The Pope, who - like his predecessor John Paul II - often calls for a mention of God and Christianity in the European Constitution, said leaders could not exclude values that helped forge the "very soul" of the continent.
 
Christian heritage
 

EU marks 50th anniversary

European leaders set to approve "Berlin Declaration"

He said: "If on the 50th anniversary of the Treaty of Rome the governments of the union want to get closer to their citizens, how can they exclude an element as essential to the identity of Europe as Christianity, in which the vast majority of its people continue to identify.

 

"It is no surprise that today's Europe, while it purports to be a community of values, seems to increasingly contest the existence of absolute and universal values.

 

"Does not this unique form of apostasy of itself, even before God, lead it [Europe] to doubt its very identity?"

 

Apostasy is a total desertion of or departure from one's religion.

 

"It is no surprise that today's Europe, while it purports to be a community of values, seems to increasingly contest the existence of absolute and universal values

Pope Benedict

Merkel to promote Christian references

 

Merkel aims to re-launch the EU constitution and last month made a plea for the bloc to include references to Christian roots.

 

Plans to include such a reference in the original EU treaty, rejected by French and Dutch voters in 2005, were blocked by Jacques Chirac, the French president.

 

Merkel, as holder of the EU's rotating presidency, is now in the process of reviving the constitution.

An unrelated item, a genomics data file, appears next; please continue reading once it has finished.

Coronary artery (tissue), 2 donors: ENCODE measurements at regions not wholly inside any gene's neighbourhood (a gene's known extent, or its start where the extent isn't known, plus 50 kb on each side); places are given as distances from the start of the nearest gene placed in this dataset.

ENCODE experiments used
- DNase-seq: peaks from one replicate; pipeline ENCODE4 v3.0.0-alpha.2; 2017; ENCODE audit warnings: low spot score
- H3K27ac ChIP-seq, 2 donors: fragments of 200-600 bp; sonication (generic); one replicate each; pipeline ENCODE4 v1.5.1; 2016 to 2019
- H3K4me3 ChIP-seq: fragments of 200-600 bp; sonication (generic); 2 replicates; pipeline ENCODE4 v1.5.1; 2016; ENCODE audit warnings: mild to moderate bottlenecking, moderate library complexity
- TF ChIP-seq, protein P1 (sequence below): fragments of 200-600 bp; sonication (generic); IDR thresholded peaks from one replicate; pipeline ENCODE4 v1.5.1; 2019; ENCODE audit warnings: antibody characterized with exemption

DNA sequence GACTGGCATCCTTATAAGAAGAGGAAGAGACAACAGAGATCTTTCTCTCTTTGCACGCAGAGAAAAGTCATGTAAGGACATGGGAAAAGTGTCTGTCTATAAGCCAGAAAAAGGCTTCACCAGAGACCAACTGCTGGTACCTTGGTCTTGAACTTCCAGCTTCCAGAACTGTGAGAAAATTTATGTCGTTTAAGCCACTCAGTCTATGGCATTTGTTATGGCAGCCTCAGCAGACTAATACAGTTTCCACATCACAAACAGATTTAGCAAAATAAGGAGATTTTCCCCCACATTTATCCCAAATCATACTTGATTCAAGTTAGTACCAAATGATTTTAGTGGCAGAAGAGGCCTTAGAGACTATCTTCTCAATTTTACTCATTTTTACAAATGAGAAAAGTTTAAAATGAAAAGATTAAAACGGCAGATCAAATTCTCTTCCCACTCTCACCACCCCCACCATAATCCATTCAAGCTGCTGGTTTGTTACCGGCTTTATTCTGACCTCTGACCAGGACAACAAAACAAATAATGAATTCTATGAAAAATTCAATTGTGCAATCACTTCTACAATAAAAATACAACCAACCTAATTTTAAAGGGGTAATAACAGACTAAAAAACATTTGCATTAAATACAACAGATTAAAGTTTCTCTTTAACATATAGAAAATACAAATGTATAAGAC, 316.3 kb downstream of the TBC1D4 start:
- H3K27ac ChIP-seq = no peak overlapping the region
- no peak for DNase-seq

Comments from Merkel, the daughter of a pastor, have encouraged religious leaders around Europe to redouble efforts to modify the constitution.

 

Romano Prodi, Italy's prime minister, also said he had pushed for inclusion of Catholic roots in the European Constitution, but that the main task ahead for Catholics was to carry on a dialogue with religions like Islam and Judaism.

 

Prodi on Saturday, said: "I fought silently and for long for the insertion of Christian roots in the European Constitution."

 

EU celebrations

 

The signing on Sunday of the Berlin Declaration is to be livened up during the weekend with cultural events throughout the German capital.

 

Museums will open their doors to the public into the small hours on Sunday while the city's discotheques will fire up a European Club Night.

 

And a festival at the Brandenburg Gate, a symbol of European division, then unity after the Berlin Wall fell in 1989, will feature national delicacies from each of the member states and a rock concert.